Gresham patrol car allegedly damaged by Occupy Portland resident
by: Contributed photo Richard Allen Fuller

It must have made for an interesting sight: Gresham's Mayor Shane Bemis and Police Chief Craig Junginger hand-delivering an invoice to the information booth at Occupy Portland for damage to two Gresham patrol cars.

But that's how the two city officials spent the early hours Thursday, Nov. 10.

Beats the morning a couple of Gresham police officers had on Tuesday, Nov. 8, when they discovered their patrol cars vandalized while parked near the encampment.

The officers had just testified at the Multnomah County Courthouse, and had parked their marked patrol cars on Southwest Third Avenue, next to Chapman Square, where the protesters have set up camp.

Portland police arrested Richard Allen Fuller, 47, who reportedly was living at the Occupy Portland encampment, on allegations of second-degree criminal mischief, said Sgt. Pete Simpson, Portland police spokesman.

Fuller was still armed with the hammer he reportedly damaged the vehicles with when he was arrested.

So bright and early Thursday morning, Bemis and Junginger presented an invoice for $1,546.52 in body damage, along with a letter. It begins: 'Dear Occupy Portland.'

'It seems patently unfair that Gresham residents, the vast majority of whom are 99-percenters, should have to pay to repair the damage caused by a member of your movement,' it reads, adding that Fuller was building a shelter when he allegedly redirected his tool at the police cars.

'More harm than good'

The letter goes on to request the invoice be paid from $16,000 recent news reports indicate the movement has on hand.

'I have been sympathetic to many of the important issues the 'Occupy' movement has raised regarding wealth concentration and corporate abuses threatening the middle class,' Bemis wrote. '… While I firmly believe in the Constitutional freedom of expression, it seems to me that the remnants of the movement still present in downtown Portland are doing more harm than good at this point.'

Officer John Rasmussen, one of the officers whose vehicle was damaged Tuesday, agrees.

'Whatever message the movement began with is now plagued with crime and filth,' he said. 'And the stench…'

Outbreaks of head and body lice, scabies, even parvovirus have been reported at the camps, in addition to rats.

Rasmussen said he talked to Fuller before Portland police arrested the man. While Fuller first denied damaging the vehicle, Rasmussen said Fuller told him that the city of Portland would pay for the damage.

When Rasmussen pointed out the vehicle is a Gresham police car, not a Portland one, Fuller reportedly said, 'Well, the taxpayers will pay.'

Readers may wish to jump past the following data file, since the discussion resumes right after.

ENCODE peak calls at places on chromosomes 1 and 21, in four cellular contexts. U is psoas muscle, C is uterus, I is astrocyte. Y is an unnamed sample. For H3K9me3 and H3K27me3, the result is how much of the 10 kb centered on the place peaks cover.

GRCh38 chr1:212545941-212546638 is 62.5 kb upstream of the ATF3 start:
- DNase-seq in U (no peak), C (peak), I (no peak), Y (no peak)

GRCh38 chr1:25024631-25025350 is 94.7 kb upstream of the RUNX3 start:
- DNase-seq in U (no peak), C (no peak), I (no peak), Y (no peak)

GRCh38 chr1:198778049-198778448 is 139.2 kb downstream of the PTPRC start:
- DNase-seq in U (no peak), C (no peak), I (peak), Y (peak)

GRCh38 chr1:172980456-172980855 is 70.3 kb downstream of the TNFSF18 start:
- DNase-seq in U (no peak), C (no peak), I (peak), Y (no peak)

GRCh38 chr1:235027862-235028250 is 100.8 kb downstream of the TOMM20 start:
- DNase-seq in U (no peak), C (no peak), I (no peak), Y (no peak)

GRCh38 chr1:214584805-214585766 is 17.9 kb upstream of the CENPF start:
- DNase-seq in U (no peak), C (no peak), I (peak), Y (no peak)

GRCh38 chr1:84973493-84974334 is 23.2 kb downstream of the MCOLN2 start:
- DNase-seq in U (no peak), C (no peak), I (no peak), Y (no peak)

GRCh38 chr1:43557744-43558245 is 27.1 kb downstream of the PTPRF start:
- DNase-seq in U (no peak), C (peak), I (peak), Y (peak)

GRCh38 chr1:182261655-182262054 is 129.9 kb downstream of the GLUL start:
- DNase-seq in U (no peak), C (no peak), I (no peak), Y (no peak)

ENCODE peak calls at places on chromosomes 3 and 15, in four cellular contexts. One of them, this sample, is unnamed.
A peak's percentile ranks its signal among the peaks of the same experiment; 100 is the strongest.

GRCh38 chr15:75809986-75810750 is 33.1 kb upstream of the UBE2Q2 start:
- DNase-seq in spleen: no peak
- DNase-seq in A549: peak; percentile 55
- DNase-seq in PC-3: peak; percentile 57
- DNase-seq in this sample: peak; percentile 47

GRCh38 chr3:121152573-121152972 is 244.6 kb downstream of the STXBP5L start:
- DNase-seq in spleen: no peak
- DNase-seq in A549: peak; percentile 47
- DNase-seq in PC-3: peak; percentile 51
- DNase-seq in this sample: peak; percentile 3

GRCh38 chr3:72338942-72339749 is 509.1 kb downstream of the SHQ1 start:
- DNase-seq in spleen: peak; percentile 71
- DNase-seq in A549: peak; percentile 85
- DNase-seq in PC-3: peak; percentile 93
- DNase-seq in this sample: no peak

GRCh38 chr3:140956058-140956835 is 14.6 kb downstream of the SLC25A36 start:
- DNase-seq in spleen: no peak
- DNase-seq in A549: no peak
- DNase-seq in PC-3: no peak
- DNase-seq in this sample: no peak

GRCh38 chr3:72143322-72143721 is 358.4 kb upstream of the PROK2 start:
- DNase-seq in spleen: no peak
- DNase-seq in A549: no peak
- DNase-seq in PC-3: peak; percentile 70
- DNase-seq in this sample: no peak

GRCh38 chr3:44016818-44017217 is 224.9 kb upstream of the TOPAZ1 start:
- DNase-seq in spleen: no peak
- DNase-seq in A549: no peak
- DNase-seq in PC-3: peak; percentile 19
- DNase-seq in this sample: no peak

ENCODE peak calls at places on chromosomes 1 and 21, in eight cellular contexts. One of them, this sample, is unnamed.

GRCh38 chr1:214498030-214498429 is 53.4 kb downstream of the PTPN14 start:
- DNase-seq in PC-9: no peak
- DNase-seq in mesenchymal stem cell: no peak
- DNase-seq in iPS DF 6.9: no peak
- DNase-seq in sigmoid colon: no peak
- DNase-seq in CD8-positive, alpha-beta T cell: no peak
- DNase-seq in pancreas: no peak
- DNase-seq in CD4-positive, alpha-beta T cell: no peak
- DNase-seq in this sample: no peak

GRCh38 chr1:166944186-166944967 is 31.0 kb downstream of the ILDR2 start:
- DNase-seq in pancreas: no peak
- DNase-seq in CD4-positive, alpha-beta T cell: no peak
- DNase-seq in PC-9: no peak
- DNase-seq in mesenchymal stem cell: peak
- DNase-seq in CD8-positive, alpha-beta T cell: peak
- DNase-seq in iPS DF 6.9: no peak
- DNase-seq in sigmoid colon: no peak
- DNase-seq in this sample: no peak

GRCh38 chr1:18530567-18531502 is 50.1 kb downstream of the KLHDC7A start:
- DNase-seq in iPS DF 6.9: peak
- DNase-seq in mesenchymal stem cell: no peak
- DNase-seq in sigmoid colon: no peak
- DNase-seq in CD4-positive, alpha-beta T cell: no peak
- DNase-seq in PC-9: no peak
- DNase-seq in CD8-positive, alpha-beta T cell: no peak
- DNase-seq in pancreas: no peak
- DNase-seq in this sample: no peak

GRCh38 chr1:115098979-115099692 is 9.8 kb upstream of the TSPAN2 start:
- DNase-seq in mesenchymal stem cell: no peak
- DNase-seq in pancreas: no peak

'So, I will be paying for the damage that I did not cause?' Rasmussen replied.

With that, the man got a little flustered.

'I'm sorry, I'm just upset with civil government,' Fuller reportedly said, railing against Portland Mayor Sam Adams, who has supported the movement until 10 a.m. Thursday, Nov. 10, when he issued an eviction notice effective at 12:01 a.m. Sunday, Nov. 13.

'But I'm from the city of Gresham!' Rasmussen said.

With that, Portland police - who'd already seized his hammer - confiscated Fuller's hatchet and box cutter, which he'd be using to create a shelter out of wood pallets at Terry Schrunk Plaza.

Police targeted since start

This isn't the first time protesters have damaged police vehicles since setting up the camp nearly five weeks ago. Within days of the movement's start, vandals spray-painted graffiti on marked Portland Police Bureau patrol cars. But Tuesday's incident is the first time police from other jurisdictions have been targeted, Simpson said.

As of Wednesday, Nov. 9, Portland police estimated the bureau has spent $319,000 on overtime due to the movement.

Simpson said the number doesn't include the cost of officers patrolling the area during their regular 40-hour workweeks or the cost of police responding to crime associated with the occupation.

Crime statistics released Tuesday for the three patrol districts around the Occupy Portland encampments show that crime is up 18 percent compared to the same time last year. Since the movement began on Oct. 6, police have responded to crimes ranging from sexual assaults to drug overdoses at the encampment.

The occupation also is estimated to have caused $19,000 worth of damage to parks where protesters are camping - a dollar amount Simpson said is nowhere near accurate.

'I mean, $19,000 wouldn't get me a new front lawn, and I have a small yard,' he said. 'Whatever the total cost is, it will be a very substantial amount of money.'

As for attempts by Gresham's mayor and police chief to hold the movement financially responsible, Rasmussen said, 'I applaud their courage and willingness to stand up for the citizens of Gresham.'

So does local attorney and state Rep. Matt Wand, R-Troutdale.

'Well done!' Wand posted on his Facebook page, before offering a bit of free legal advice. 'If they don't pay, may I suggest billing Portland? Since Portland allowed Occupy to violate clear ordinances, it seems to me it may be concerted action and thus both parties bear equal responsibility.'

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